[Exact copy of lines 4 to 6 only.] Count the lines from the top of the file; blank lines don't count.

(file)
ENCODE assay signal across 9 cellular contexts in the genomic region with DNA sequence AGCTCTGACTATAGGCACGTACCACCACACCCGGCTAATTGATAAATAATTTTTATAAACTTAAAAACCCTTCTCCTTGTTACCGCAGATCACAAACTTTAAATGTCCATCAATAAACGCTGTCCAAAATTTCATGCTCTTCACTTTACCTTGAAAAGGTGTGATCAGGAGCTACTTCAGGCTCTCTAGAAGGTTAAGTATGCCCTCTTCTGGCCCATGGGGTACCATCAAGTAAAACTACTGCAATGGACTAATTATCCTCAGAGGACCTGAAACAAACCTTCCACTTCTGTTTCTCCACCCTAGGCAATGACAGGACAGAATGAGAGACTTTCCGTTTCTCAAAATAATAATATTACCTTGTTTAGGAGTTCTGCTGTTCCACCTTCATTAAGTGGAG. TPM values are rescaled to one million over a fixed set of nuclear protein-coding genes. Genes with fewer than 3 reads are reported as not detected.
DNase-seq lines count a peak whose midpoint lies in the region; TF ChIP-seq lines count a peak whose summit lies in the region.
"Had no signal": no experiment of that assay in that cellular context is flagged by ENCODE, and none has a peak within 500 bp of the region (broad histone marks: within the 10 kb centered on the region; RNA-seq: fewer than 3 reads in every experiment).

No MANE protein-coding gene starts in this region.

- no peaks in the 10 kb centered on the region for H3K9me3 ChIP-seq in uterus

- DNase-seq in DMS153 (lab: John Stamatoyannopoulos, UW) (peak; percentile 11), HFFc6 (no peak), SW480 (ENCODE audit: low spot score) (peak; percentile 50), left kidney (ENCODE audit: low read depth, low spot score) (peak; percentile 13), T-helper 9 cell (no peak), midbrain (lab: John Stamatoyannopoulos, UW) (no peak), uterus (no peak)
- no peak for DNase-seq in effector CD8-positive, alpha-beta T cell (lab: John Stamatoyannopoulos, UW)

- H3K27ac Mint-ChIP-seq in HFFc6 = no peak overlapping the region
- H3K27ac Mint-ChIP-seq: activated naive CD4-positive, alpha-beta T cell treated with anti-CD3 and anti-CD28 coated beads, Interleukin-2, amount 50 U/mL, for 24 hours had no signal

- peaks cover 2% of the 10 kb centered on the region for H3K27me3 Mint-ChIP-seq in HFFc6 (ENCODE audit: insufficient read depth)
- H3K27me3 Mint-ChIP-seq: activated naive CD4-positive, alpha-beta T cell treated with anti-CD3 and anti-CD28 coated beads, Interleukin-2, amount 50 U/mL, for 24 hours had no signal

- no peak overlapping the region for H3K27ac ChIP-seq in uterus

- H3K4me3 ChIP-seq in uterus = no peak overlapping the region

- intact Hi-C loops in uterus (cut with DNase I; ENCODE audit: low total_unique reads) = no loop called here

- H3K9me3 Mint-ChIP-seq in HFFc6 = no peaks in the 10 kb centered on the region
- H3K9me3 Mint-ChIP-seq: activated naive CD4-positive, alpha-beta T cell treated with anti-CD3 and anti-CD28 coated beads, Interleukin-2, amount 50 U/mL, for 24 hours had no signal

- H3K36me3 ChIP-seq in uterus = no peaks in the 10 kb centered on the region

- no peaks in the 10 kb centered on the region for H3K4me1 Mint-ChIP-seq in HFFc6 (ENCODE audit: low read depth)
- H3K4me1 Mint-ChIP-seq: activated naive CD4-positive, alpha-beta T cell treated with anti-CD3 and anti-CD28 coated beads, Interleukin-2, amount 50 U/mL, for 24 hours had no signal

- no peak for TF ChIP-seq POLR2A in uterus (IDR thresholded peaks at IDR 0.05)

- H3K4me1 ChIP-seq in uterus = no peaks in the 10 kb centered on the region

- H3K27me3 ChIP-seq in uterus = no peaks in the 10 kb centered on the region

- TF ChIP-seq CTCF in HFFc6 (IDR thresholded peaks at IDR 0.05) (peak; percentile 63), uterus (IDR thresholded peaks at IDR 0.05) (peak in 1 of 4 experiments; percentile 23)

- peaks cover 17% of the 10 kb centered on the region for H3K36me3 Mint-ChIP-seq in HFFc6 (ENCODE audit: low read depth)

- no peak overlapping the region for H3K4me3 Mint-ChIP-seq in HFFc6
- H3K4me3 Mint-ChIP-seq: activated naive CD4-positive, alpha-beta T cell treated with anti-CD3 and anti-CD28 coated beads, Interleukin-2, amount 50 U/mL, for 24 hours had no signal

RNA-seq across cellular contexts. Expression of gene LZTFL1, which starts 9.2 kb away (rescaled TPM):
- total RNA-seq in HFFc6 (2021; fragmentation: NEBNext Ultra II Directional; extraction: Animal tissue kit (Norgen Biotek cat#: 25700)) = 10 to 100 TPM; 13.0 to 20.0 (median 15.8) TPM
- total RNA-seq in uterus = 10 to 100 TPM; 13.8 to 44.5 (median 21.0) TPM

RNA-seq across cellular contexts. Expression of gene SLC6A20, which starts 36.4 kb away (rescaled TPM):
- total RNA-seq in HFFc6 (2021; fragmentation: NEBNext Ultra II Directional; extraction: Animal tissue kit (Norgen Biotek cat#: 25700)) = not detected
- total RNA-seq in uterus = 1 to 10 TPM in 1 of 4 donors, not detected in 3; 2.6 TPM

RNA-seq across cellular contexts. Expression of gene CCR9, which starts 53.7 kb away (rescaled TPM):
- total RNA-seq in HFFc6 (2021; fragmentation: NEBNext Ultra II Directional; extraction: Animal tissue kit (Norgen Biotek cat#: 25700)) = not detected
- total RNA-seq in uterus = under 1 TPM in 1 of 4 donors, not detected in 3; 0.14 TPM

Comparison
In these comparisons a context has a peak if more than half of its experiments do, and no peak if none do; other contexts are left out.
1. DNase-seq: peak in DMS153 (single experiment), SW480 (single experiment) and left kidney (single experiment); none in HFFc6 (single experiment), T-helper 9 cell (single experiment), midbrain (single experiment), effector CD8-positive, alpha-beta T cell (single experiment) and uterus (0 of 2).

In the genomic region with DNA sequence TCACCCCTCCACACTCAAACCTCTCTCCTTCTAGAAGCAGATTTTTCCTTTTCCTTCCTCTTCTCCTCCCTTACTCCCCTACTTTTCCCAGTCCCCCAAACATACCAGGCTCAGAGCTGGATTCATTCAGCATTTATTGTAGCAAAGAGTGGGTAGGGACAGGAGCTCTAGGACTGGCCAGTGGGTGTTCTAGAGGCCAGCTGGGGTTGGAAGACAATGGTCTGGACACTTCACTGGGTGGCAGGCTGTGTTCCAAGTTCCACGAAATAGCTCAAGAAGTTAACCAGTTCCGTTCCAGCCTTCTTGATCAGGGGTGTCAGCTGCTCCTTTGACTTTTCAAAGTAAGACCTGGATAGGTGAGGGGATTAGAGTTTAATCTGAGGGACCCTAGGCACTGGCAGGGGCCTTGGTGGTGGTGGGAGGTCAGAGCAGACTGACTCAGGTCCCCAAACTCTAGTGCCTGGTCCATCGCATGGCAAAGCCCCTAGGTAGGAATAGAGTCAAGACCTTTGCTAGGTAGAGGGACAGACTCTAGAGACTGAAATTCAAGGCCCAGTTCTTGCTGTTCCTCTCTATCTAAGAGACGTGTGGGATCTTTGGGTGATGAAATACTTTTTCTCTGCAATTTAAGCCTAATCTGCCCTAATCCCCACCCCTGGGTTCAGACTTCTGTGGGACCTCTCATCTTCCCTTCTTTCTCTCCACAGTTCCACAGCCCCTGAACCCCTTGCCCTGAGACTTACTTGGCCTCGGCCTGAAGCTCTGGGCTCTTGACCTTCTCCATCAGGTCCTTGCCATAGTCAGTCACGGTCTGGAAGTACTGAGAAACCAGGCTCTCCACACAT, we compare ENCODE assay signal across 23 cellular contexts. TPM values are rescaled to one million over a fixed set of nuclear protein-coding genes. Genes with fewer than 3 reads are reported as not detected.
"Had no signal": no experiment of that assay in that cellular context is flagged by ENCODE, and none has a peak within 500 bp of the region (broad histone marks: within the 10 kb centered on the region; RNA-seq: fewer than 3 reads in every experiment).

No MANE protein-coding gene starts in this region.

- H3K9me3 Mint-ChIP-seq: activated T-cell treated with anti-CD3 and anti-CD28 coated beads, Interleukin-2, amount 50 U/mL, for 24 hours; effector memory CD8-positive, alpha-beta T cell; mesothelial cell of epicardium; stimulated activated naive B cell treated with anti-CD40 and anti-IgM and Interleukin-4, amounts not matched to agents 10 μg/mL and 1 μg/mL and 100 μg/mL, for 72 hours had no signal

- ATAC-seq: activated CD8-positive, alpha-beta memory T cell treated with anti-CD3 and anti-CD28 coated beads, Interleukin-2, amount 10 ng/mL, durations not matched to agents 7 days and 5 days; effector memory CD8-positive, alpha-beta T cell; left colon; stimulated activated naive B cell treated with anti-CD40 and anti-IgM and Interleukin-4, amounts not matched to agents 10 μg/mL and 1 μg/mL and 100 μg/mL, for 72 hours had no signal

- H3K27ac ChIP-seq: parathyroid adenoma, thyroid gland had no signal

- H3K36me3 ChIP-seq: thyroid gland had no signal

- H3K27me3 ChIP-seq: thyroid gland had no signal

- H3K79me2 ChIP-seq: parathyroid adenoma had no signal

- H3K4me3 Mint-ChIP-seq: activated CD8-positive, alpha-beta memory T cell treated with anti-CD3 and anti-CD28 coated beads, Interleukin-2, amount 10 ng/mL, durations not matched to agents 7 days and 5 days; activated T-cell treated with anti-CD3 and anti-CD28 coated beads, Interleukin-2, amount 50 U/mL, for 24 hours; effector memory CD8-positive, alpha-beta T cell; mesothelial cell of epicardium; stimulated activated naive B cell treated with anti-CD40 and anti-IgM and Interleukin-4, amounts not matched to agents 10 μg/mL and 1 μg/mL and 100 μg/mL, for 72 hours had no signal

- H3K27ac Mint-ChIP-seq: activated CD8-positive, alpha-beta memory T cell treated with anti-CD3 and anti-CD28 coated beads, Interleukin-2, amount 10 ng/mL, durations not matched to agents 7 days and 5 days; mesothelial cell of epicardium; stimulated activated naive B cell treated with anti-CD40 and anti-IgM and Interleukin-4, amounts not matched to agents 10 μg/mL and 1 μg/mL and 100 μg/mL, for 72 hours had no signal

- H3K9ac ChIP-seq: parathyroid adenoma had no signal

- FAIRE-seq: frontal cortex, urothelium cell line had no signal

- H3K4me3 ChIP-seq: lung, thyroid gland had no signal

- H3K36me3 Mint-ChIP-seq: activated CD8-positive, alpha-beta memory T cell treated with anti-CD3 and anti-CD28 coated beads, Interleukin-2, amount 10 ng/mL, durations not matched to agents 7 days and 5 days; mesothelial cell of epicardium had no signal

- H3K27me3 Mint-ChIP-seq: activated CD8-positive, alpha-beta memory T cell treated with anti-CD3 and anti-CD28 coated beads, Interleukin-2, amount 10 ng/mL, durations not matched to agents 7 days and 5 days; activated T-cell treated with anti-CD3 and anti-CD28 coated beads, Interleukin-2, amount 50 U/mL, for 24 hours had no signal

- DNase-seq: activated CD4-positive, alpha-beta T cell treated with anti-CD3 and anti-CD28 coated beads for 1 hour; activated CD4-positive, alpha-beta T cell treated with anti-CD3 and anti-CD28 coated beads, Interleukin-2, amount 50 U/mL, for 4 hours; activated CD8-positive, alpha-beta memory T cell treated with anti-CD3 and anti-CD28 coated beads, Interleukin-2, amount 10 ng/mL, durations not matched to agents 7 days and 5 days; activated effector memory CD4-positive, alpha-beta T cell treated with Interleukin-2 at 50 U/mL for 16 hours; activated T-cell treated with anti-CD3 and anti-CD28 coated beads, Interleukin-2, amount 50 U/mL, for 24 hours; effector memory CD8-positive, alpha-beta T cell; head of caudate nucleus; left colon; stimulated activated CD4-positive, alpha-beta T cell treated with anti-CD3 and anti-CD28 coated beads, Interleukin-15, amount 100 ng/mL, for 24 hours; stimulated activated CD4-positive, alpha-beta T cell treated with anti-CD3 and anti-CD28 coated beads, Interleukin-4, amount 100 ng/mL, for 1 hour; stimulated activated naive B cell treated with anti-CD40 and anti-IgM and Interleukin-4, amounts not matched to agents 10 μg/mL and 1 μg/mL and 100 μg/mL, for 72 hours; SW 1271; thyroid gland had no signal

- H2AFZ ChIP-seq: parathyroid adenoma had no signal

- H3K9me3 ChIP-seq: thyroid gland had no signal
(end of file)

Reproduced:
No MANE protein-coding gene starts in this region.

- no peaks in the 10 kb centered on the region for H3K9me3 ChIP-seq in uterus

- DNase-seq in DMS153 (lab: John Stamatoyannopoulos, UW) (peak; percentile 11), HFFc6 (no peak), SW480 (ENCODE audit: low spot score) (peak; percentile 50), left kidney (ENCODE audit: low read depth, low spot score) (peak; percentile 13), T-helper 9 cell (no peak), midbrain (lab: John Stamatoyannopoulos, UW) (no peak), uterus (no peak)